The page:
After crunching the numbers (or having a research company do it for them), the Big 12 concluded adding a conference title game—which it will do next year—will help its chances of making the playoff. However, the Big 12’s playoff hopes are hardly doomed this season by the lack of a championship game. Oklahoma’s path to the playoff was actually made simpler last year because the Sooners got to sit back and watch on Championship Saturday with their spot in the top four already secured. With Oklahoma’s arduous non-conference schedule, if it can make it through the season with one loss, a return trip to the semifinals is all but assured. Given the Pac-12 again lacks a clearly elite team, it may be that all the Big 12 needs is a one-loss conference champion, regardless of non-conference strength of schedule. TCU has a solid shot, particularly if it can down the Sooners at home on Oct. 1. The Horned Frogs must revamp their offense after losing Trevone Boykin and Josh Doctson, but co-coordinators Doug Meacham Sonny Cumbie should get the next crop ready to thrive. TCU can also return to its defensive roots after that unit was demolished by injuries last season. The Horned Frogs defense returns eight starters, and the abundance of injuries should give them great depth. If the injury bug doesn’t bite again, expect TCU to be in the mix.
Does Oklahoma State belong in the conference’s top tier?
The Cowboys are probably a half-step below Oklahoma and TCU entering the season, but they could easily rise to the top of the conference if they can improve their offensive line play. Oklahoma State ranked second-to-last in adjusted line yards and allowed 32 sacks last season, plaguing an otherwise explosive offense. That offense should be explosive again with Mason Rudolph back under center along with top target James Washington. But the Cowboys are in danger of becoming one-dimensional if the line doesn’t help improve a ground game that ranked ninth in the conference in yards per carry (3.6). All five starters are back on the offensive line and Stanford transfer Barry Sanders joins the backfield. If Oklahoma State can improve to just average in rushing, it could be nearly impossible to stop and in position to win a conference title.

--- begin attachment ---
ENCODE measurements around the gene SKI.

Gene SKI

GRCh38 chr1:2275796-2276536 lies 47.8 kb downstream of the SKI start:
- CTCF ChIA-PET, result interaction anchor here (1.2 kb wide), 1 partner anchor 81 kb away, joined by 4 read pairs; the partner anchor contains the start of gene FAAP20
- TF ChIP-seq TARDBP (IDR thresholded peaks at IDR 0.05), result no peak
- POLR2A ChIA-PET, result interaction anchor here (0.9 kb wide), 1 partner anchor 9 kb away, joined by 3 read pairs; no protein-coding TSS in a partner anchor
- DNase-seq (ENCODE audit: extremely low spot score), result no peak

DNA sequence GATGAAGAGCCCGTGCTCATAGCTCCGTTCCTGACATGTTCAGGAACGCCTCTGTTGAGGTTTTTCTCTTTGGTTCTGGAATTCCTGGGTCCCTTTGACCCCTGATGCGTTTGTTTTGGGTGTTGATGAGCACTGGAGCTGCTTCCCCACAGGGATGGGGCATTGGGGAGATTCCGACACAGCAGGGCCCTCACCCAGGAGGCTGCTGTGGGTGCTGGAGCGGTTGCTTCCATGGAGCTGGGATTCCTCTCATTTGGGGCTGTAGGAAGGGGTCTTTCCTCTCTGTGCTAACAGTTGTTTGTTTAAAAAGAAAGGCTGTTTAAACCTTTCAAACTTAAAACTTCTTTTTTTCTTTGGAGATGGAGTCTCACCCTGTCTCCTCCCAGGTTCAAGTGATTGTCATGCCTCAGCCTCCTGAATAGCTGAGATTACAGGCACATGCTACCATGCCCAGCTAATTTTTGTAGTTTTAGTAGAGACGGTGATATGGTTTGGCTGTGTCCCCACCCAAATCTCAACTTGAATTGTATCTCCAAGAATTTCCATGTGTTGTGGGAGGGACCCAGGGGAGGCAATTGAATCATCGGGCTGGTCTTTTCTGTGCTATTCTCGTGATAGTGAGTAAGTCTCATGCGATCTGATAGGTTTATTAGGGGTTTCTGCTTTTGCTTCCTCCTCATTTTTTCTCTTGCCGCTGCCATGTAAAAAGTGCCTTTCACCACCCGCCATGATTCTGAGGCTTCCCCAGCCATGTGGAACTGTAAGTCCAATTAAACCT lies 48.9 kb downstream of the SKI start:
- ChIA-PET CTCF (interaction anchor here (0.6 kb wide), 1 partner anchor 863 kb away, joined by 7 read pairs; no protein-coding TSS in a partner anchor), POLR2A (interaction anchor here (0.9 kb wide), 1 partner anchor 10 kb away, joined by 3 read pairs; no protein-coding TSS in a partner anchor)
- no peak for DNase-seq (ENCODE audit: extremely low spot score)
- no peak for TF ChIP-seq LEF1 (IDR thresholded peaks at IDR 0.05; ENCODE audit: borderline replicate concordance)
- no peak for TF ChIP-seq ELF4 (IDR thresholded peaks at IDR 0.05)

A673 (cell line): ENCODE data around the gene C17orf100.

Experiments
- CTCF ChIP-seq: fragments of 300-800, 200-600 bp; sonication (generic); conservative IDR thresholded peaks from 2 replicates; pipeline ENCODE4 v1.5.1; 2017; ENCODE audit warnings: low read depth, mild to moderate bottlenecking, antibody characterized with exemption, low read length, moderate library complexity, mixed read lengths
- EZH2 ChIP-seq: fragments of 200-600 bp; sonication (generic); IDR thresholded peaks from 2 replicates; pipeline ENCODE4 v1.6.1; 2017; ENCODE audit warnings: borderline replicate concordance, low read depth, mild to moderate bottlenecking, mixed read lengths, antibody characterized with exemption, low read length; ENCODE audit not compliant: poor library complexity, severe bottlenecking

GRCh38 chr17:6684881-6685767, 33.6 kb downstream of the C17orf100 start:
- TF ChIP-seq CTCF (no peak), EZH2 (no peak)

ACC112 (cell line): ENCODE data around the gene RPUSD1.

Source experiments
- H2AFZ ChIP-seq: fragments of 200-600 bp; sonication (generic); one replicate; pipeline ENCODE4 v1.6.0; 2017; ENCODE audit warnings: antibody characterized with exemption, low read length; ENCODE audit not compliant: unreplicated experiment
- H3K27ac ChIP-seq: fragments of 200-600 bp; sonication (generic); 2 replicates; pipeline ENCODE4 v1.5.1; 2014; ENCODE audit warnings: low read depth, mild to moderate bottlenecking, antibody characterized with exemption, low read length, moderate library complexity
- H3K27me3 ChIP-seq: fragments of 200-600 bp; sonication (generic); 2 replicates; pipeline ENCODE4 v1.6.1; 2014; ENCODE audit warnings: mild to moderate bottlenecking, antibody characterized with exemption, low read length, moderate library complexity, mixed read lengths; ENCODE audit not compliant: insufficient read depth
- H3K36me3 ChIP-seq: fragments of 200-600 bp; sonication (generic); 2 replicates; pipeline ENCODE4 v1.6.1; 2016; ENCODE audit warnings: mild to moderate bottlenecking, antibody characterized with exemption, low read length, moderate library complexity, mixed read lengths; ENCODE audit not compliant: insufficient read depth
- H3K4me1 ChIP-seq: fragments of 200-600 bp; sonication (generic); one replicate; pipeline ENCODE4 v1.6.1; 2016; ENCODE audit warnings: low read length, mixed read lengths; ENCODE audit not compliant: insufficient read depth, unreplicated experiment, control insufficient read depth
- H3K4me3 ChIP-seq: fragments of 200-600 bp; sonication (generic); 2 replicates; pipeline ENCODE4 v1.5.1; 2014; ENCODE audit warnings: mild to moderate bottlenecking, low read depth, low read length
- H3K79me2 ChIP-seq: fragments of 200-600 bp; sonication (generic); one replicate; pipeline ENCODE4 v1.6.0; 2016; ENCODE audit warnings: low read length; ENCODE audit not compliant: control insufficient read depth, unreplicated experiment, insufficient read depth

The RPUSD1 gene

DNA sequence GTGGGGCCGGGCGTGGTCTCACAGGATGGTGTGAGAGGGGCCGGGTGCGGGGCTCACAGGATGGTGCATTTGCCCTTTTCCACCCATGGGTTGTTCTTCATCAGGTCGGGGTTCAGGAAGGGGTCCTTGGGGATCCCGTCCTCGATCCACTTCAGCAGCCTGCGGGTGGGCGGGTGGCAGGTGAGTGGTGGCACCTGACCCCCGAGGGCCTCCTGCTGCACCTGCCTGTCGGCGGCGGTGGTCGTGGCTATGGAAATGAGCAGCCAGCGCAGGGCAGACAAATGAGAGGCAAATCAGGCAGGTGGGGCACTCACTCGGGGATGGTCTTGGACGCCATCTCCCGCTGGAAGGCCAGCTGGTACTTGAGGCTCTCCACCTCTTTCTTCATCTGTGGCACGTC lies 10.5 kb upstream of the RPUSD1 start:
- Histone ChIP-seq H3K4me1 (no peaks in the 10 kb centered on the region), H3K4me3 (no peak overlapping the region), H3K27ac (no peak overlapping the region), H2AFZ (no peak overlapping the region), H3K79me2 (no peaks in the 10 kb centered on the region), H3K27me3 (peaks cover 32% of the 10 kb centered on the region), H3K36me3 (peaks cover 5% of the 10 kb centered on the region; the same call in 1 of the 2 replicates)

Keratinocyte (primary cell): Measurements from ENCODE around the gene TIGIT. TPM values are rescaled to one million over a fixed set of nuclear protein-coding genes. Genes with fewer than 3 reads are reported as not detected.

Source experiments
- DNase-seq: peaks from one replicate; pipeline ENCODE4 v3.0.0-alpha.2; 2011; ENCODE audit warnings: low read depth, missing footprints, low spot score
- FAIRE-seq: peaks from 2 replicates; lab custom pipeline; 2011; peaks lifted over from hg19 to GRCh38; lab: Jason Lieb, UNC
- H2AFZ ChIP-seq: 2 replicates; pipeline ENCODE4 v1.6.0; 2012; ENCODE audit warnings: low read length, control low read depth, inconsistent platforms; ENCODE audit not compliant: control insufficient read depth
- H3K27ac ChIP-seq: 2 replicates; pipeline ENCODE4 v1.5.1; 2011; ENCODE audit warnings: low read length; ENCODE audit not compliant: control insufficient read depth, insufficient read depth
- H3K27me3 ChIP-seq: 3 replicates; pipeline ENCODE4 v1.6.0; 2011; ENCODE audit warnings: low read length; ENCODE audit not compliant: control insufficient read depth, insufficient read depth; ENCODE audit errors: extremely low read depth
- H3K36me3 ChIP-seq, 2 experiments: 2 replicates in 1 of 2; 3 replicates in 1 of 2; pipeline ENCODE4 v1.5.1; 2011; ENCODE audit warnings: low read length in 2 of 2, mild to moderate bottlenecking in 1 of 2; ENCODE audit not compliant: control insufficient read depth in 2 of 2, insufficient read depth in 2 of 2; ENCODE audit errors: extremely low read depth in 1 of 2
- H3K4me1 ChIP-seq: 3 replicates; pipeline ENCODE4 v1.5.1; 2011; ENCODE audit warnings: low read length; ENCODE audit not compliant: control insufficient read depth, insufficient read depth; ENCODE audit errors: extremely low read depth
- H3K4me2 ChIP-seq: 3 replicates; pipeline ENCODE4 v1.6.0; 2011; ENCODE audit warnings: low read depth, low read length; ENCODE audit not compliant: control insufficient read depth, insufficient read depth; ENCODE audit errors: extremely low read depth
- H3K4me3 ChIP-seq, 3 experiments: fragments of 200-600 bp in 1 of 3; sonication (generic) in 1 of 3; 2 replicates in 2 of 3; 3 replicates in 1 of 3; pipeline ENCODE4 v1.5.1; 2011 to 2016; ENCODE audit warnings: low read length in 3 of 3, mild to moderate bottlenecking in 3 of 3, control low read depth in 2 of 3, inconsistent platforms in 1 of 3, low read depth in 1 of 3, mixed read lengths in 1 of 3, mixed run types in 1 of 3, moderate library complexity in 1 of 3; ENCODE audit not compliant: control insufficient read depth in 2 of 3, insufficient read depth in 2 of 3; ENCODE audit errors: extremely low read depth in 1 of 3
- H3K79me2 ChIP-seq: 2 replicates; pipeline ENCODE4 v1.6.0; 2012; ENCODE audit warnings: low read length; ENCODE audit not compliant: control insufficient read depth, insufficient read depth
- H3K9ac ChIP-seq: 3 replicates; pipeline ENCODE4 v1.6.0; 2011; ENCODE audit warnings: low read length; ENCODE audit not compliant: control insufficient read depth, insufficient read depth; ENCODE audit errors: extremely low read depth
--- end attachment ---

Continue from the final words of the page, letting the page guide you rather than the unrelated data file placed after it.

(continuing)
Which schools will the Big 12 add in expansion?
Off the field, this is the question that will get the most attention in the Big 12. The conference is interviewing at least 18 schools, so no one can say it isn’t doing its due diligence. But that doesn’t mean the Big 12 will come to the right decision, especially when the right decision depends on which factors the schools value most. BYU, Cincinnati and Houston would seem to offer the most for a league without plans for a conference network, but even the addition of those schools is no guarantee the Big 12 will survive the next round of Power 5 conference realignment.
Will Kansas win a game?
The Jayhawks had their chances last year but fumbled the snap on a spike play against South Dakota State and fell to Texas Tech and TCU by 10 and six points, respectively. It was a rough, if not unexpected, start for head coach David Beatty. The good news is the Jayhawks should get in the win column this fall, even starting off the year 1–0. Whereas last year’s FCS foe, South Dakota State, went 8–4 on the season, this year’s—Rhode Island—went 1–10, including a 47–0 loss to Syracuse. A Week 2 matchup against Ohio is winnable, too, creating the possibility for a (dare we say it?) winning streak.